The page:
Home editor's blog on going solar

Musings on going solar

solar panels with head shot of SCD editor superimposed on themIn the Editor’s “On Going Solar” blog section, I’ll write about experiences I have with going solar. While many of the entries will involve a description of the process of going solar, some will also be general musings on going solar. The entries about my, really, our – my wife and family are also part of the whole experience -- going solar experience will be more informal and more current than the articles about my solar-charged driving experience and my general experience going solar I’ve posted to the “SCD primer” and “Going solar” sections. I hope some of you find at least some of my musings on "going solar" interesting, potentially useful, and, ideally, thought-provoking.

Home solar more expensive than 5 years ago


This 5.59 kW solar system, for which I paid $8,000 out of pocket in 2010, would cost me more than two times as much, out of pocket, today. [Photo by Christof Demont-Heinrich]

editors-blog-entry3I hope the headline for this blog entry attracts some attention -- because I'm frustrated about all the headlines on how solar is coming down in price.

Solar is coming down in price -- BUT solar rebates are dropping, typically faster than the price of solar itself. That's what's happened here in Colorado in Xcel Energy territory.

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3 reasons home solar still rocks after 3 years


Our 5.59 kW home solar system has produced nearly 26,000 kWh of clean electricity since being installed by REC Solar three years ago. [Photo by Christof Demont-Heinrich]

editors-blog-entry3Yes, it’s been awhile since I’ve posted something new to SolarChargedDriving. It’s not easy holding down a full-time job, being a full-time father of two young girls, and doing all the things that need to get done for an upcoming year-long adventure in Germany, which will see us jet off to Hamburg exactly three weeks from today.

Meanwhile, we’ll have tenants leasing our Aurora, Colo. home who plan to lease a Ford C-Max Energi plug-in and who, ironically, will beat us to having a solar-charged EV in our solar-covered Aurora, Colo. home! Go figure ;-)

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Are squirrels a serious threat to a solar system?


[Flickr.Com Creative Commons Photo By Kenny (Zoompict) Teo]

editors-blog-entry3So, what do a home solar system, squirrel/critter guard (more commonly known as chicken wire) and way too much yard work have to do with one another?

In my case, quite a lot, unfortunately.

Three years ago, when REC Solar installed our 5.59 kW home solar system (which has been working great, having pumped out about 25,000 kWh of electricity), I had no idea that squirrels represent a threat to a PV system (think gnaw, gnaw, gnaw on your panel wires), or that squirrel guard was an option to prevent squirrel disaster.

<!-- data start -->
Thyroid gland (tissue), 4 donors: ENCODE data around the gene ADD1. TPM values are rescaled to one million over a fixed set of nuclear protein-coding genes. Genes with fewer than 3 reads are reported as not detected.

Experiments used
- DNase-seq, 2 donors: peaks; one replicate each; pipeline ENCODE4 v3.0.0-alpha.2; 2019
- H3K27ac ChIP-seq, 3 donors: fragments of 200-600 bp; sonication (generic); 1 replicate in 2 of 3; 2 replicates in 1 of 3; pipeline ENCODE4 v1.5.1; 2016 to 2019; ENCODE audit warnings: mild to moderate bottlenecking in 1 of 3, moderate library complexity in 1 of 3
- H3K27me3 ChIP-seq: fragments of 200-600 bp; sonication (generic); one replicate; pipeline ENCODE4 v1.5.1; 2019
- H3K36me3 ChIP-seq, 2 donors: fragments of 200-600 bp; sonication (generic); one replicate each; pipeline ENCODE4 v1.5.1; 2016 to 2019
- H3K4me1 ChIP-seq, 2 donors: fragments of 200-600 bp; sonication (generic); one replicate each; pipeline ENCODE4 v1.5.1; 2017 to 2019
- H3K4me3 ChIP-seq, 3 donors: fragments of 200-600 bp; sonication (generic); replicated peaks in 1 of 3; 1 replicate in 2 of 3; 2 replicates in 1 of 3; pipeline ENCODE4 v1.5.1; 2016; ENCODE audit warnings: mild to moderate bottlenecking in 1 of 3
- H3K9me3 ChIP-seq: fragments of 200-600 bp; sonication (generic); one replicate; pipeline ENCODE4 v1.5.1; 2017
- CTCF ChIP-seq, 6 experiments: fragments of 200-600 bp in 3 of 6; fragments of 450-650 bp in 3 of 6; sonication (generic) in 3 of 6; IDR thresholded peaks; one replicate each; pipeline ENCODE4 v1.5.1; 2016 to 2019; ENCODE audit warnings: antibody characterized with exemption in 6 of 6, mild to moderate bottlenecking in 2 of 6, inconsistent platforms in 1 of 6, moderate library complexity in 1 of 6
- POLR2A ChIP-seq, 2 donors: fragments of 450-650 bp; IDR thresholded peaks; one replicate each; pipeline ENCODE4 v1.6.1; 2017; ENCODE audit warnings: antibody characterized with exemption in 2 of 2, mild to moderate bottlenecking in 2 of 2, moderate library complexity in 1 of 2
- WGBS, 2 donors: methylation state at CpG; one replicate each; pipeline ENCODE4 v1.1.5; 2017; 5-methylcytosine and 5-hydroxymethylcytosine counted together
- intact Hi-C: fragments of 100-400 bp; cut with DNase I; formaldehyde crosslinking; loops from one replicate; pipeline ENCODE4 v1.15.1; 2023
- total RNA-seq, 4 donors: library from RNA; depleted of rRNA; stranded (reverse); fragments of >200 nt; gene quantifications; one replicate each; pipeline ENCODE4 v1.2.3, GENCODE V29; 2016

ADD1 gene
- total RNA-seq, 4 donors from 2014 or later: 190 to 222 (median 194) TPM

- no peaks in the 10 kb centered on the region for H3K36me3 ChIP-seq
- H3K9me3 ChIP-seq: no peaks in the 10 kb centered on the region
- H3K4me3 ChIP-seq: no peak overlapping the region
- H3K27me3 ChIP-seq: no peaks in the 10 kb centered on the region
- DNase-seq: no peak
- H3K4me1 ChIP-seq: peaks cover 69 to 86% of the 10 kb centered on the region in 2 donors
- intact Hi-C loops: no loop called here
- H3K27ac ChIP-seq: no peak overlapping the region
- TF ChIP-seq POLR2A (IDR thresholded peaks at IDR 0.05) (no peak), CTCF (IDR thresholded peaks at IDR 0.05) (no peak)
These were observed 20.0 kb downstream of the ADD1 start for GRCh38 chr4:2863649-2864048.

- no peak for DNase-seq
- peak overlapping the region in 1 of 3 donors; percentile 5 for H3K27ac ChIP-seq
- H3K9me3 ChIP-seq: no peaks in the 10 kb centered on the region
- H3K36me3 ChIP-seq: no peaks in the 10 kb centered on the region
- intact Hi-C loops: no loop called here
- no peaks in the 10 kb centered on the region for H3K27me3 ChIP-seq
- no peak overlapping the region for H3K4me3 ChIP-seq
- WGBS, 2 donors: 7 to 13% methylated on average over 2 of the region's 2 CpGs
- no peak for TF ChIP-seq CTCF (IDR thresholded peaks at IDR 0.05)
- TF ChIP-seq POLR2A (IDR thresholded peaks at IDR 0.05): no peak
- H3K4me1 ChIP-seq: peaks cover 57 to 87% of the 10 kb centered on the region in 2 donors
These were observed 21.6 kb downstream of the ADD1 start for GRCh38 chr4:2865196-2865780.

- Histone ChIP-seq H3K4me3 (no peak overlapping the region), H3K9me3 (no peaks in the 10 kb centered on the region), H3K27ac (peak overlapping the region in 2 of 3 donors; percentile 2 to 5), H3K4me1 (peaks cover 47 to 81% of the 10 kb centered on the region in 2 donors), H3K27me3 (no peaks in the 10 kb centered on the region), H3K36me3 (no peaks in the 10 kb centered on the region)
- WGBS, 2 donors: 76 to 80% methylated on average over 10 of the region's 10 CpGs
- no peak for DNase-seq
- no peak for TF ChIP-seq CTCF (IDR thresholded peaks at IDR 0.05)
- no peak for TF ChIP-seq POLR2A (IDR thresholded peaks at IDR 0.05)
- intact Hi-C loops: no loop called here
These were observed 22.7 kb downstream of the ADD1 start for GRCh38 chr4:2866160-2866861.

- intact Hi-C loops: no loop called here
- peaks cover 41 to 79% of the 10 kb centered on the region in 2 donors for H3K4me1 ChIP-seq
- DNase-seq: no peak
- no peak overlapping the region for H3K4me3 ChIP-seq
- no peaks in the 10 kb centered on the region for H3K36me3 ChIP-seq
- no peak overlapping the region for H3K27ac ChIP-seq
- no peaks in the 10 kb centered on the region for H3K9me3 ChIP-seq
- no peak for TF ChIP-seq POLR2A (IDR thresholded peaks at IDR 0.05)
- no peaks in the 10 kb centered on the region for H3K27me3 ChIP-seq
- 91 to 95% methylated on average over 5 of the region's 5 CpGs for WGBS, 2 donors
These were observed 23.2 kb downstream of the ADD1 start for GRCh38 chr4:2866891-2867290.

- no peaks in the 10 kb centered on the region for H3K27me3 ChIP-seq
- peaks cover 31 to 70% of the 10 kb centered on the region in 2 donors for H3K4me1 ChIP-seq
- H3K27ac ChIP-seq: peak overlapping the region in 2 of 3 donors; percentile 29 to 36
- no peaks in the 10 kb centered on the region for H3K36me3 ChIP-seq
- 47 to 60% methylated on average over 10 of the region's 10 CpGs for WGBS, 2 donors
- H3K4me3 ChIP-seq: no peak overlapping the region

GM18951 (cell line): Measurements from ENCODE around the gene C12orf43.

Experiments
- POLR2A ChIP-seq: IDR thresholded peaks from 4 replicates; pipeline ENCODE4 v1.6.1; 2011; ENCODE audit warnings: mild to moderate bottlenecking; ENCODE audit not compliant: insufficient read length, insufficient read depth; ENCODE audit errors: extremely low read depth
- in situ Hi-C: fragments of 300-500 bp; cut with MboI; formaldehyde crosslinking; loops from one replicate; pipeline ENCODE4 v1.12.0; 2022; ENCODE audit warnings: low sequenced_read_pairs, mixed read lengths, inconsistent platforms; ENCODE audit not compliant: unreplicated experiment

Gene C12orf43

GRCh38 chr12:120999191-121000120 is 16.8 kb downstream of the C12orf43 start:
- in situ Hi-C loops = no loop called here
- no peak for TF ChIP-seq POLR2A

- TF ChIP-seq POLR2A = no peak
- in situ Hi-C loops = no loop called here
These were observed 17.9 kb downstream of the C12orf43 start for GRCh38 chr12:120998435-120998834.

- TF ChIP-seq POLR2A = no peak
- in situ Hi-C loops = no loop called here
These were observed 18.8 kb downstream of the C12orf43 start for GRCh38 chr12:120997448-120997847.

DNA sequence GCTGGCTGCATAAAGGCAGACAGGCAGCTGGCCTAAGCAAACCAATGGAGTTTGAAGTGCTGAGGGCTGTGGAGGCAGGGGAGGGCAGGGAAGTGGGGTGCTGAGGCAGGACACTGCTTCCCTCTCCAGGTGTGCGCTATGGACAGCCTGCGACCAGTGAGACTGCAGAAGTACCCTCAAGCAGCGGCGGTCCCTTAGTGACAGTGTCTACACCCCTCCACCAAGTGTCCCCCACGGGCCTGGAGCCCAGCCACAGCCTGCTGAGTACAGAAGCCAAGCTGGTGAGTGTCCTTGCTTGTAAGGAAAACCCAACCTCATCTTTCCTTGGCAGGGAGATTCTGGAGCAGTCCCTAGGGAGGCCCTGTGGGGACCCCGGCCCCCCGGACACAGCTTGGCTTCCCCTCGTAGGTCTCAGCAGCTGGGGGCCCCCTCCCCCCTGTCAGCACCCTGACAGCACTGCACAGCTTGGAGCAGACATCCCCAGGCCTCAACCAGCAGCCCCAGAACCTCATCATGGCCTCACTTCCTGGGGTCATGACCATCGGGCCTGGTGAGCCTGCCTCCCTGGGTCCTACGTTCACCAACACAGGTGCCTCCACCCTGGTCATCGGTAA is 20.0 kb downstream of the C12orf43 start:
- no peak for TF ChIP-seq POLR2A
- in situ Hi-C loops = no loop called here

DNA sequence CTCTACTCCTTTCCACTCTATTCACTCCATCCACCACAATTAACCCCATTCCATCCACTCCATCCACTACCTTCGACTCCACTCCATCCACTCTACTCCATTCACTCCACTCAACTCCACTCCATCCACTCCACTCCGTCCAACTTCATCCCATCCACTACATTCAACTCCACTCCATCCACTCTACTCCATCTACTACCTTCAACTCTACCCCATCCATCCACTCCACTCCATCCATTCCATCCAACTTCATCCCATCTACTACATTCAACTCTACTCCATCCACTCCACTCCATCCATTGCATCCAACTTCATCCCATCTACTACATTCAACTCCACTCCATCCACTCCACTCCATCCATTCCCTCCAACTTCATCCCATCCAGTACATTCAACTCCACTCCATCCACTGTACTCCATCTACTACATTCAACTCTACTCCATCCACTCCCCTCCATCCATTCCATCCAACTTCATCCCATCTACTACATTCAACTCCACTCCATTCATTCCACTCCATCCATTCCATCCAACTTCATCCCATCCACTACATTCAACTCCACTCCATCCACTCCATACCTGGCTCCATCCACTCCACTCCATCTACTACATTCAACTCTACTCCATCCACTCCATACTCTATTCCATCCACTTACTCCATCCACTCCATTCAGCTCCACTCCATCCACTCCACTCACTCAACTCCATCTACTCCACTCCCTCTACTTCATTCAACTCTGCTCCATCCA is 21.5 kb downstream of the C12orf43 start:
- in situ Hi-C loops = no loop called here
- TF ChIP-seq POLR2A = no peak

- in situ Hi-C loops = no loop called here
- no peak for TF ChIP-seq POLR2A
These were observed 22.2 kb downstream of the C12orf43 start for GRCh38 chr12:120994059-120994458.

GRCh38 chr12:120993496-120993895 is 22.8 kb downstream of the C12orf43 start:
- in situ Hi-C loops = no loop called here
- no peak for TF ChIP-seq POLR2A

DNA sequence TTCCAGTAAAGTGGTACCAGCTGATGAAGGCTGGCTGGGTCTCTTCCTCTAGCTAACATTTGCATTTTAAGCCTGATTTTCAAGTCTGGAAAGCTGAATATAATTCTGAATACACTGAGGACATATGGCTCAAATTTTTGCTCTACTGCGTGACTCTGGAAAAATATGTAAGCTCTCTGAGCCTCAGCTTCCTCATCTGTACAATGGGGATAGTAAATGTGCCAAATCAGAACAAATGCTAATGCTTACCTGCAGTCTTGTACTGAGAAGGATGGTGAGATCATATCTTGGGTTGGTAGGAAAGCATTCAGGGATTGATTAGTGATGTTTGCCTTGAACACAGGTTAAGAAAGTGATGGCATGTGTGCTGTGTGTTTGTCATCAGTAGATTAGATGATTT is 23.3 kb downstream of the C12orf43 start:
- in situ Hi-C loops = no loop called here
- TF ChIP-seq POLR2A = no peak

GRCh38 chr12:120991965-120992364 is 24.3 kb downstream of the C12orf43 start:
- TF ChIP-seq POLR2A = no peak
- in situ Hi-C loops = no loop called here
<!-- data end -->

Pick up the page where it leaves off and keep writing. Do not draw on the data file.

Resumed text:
No one at REC Solar talked to me about squirrels and squirrel/critter guard.

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Utilities need to stop whining about home solar


The old model of centralized electricity production is being replaced by localized, distributive energy production -- much to the dismay of large, centralized utilities, whose business model is not only outmoded, but anti-competitive and fundamentally un-American. [Flickr Creative Commons Photo By John E. Amos]

editors-blog-entry3Are you as sick and tired as I am of Big Utilities complaining about distributive rooftop solar threatening their monopolistic, centralized, and, frankly, thoroughly un-American business model?

There's more and more talk about Big Utilities trying to undercut net-metering, a key provision that allows people like me to push extra solar we produce with our 5.59 kW system during the day back onto the grid and which requires, in our case, that our utility Xcel pay us the whopping per kWh rate of about 3 cents -- compared to the 11 cents per kWh rate Xcel charges my neighbors to use the excess electricity our solar system has produced.

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Solar PV pick: Microinverters over central inverter


Our SMA Sunny Boy 6000 central inverter as it was being installed by REC Solar workers in June 2010.

editors-blog-entry3I'm definitely a fan of microinverters, or tiny inverters -- inverters, which convert the DC electricity produced by your solar panels to the AC electricity needed, are necessary components of all solar PV systems  -- installed on the back of each solar panel. Studies have shown they are more efficient than central inverters.

Moreover, unlike central inverters with microinverters you don't have to deal with the silliness of solar panel "strings". Strings mean that the lowest performing panel on a "string" of panels, or a certain number of panels that must be linked together for electrical reasons that I'm not going to get into here, drags DOWN the production of ALL of the other panels on that string. 

In fact, if we had to do it again, I would definitely go with a microinverter rather than a central inverter based system (we have a 5.59 kW system with a SMA Sunny Boy 6000 central inverter).

Microinverters were really only beginning to take off three years ago when we had our system installed, but they've grabbed more and more the market here in the U.S.

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